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1.  And only step.  Let your kids have a blast putting on star stickers however they like.

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Princess’ summary of story: The coyote threw the stars away, while the woman was trying to put them in the sky.
Finally found the book:

I love this book, it’s probably my favorite of the different ones from this region.


To see more great book activities head on over to
A Mommy’s Adventures.  Sigh, I always have this problem with the button, it keeps making the next few sentences after it a link, I don’t know the details of why, now you know my secret reason for having it at the bottom.

And, I’ve decided to make a category called dinner time crafts.  To my mind these are crafts you can set your kids doing and not have to supervise.

stART: Coolies

I have to admit I checked this book out with some trepidation.  Books like this tend to fall one of two ways.  They either totally whitewash what happened or they blame the white men and make it look like we were trying to kill everyone.  I was worried this was going to be one of the latter.

But, quite thankfully  it wasn’t.  It did a really good job talking about building the transcontinental railroad and how the white men were unfair to the Chinese who came over.  They talked about the challenges the workers faced and how hard it was.  It wasn’t whitewashed, but it also wasn’t done to put blame, just done factually in a good story.

So, what’d we do to follow this up?

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First they drew pictures of what happened in the story.

That’s when I discovered that Iron Man went back in time to protect the workers on the railroad.  Little known fact.

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Then we cut out little triangles to glue on the people’s heads for their coolie hats.

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Here’s their summaries:
Batman: Iron Man came back and fought the monsters that caused the avalanche and then he dug the guy out of the snow so he wouldn’t freeze.  Then they built a train.  (This is my best recall because he wouldn’t let me write it down because he said he already had, see the letters on the top left).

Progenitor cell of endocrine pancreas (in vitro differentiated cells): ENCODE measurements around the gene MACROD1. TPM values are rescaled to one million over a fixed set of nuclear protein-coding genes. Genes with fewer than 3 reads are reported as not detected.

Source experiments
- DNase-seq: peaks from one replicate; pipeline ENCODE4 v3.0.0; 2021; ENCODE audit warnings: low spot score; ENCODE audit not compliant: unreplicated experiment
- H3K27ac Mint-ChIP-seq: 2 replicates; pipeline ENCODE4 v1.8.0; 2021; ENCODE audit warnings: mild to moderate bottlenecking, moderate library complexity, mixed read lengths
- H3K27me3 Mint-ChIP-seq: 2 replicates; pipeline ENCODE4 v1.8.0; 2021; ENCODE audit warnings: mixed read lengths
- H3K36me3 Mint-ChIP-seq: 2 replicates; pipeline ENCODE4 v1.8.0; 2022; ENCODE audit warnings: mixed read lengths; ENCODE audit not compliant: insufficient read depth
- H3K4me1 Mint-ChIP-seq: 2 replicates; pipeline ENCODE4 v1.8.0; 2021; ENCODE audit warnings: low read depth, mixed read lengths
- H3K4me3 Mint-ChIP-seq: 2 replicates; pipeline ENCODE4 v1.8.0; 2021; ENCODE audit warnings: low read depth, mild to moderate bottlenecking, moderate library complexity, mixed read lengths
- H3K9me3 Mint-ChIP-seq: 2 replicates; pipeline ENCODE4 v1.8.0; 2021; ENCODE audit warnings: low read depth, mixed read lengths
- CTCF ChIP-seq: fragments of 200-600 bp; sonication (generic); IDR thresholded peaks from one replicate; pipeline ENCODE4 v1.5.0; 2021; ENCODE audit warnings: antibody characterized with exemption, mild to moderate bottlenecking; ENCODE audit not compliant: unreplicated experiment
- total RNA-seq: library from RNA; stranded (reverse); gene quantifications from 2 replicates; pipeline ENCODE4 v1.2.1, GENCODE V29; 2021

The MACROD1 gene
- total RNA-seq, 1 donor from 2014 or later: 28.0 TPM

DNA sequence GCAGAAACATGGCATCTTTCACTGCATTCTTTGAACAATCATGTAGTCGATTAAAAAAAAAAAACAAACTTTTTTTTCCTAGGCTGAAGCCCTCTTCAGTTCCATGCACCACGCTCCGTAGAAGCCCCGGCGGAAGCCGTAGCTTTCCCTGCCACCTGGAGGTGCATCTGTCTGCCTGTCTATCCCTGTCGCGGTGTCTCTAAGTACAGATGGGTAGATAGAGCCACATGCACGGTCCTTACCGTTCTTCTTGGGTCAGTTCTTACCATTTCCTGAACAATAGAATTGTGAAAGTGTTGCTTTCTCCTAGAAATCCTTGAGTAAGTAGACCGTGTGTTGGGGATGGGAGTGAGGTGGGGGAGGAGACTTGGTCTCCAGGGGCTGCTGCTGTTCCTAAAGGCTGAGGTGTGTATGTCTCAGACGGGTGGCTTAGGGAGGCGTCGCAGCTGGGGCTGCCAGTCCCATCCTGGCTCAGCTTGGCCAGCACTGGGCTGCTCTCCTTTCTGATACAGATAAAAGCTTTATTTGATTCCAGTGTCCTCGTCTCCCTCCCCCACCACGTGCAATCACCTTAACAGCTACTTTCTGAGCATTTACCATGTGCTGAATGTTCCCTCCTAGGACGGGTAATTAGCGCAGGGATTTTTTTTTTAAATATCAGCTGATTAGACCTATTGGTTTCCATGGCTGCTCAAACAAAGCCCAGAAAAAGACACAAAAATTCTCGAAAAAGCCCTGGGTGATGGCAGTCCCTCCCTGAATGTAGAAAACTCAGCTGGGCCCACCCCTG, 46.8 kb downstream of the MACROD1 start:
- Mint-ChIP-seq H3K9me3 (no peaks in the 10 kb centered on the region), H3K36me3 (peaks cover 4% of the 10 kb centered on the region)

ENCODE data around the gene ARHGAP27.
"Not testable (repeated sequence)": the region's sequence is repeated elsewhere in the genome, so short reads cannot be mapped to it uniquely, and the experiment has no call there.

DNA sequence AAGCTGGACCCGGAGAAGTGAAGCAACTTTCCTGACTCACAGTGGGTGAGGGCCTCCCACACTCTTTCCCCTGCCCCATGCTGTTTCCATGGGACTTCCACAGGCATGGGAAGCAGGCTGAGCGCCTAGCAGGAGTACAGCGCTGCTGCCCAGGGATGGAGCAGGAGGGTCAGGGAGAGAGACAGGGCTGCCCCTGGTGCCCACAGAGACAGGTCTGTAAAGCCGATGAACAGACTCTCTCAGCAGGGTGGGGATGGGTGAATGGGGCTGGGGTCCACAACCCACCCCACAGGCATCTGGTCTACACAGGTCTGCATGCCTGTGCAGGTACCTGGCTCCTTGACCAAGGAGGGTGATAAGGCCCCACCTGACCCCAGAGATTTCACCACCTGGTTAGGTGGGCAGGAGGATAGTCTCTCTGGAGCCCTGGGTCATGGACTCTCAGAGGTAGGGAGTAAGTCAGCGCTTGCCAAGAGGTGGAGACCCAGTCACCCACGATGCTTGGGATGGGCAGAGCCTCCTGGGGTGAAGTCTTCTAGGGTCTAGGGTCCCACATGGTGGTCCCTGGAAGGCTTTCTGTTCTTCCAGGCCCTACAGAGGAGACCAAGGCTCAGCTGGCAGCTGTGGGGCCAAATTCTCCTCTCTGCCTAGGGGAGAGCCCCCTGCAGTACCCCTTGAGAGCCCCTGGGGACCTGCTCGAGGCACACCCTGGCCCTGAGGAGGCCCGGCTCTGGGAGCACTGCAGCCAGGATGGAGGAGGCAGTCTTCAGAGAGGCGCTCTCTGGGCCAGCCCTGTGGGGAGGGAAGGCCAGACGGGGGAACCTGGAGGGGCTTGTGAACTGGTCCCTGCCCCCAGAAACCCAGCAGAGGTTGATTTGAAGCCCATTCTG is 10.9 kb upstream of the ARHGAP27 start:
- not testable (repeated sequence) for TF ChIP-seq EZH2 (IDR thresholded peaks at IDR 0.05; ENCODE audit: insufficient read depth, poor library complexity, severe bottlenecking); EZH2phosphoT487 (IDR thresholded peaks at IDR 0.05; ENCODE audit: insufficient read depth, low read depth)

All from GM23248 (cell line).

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Superman: There was a monster biting the boy when he was covered in the snow.  Then a big monster came and bit the guys up on top.  Another guy tried to look for him, but the monster kept eating him.  They were trying to build snow piles.  (Superman’s is the one with the blue railroad and brown dirt)
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Princess: They were building a tent and a train. A monster came and stole the little boy.

Princess’ is the one on the right in the middle picture.  Hers is the big tall pink one.  Next to this you can see the other side of Batman’s.  They had a lot of fun creating these.  It really cracked me up.

So, as you can tell they were much more interested in the stories they’d created than in necessarily retelling what happened in the story.  But I wrote it down because someday I want to be able to tell them how all the stories they made up had monsters.


For more great art and story ideas head on over to A Mommy’s Adventures to see what everyone else is doing this week.

Oh, and if you’re so inclined say a prayer for my family and Tara today.  This is Sam’s birthday, and it will be the first one since he died.  We’re “celebrating” by watching Star Wars in his honor (Return of the Jedi, probably the most kid friendly of the original movies).

stART: Cactus Hotel

I can’t remember if anyone else has done this, but we read Cactus Hotel last week.  It’s a great nonfiction story of how a cactus is a home to many creatures in the desert.  The kids loved reading it and we talked a lot about the different animals.  I had all sorts of ideas about how I could make this into a complicated project, but then I finally realized go for simple, and you get it done.

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Supplies: card stock (just to make sure the paper is sturdy enough, you could use copy paper); sand paper, crayons; glue, scissors, print out (below)
cactus hotel.doc
(anyone know how to do those cool little mini pictures that Jolanthe at Homeschool Creations does?)

0111.  Cut cardstock in half (not necessary, but that’s the size we wanted).
2.  Cut out a cactus shape from the sandpaper.

3.  Color the cactus with crayon (it makes a cool texture).

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4.  Start cutting out pictures galore.  Seriously, you haven’t seen the finished product yet.  They went nuts with the pictures.

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5.  Glue like it’s about to go out of style.  Have you noticed the 20 cent bottles of glue right now?  Now you know why I buy them like a crazy woman.

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Honest it takes two pages of pictures to cover up half a page of artwork.  Right?

Can you guess which one is mine?

In order: Batman, Princess, mine, Princess (her second), Superman (he drew in a second cactus).

We had a blast doing this, and it’s going in the lapbook for four states (all of them desert states).

Head on over to
A Mommy’s Adventures to see what other story related projects people are doing.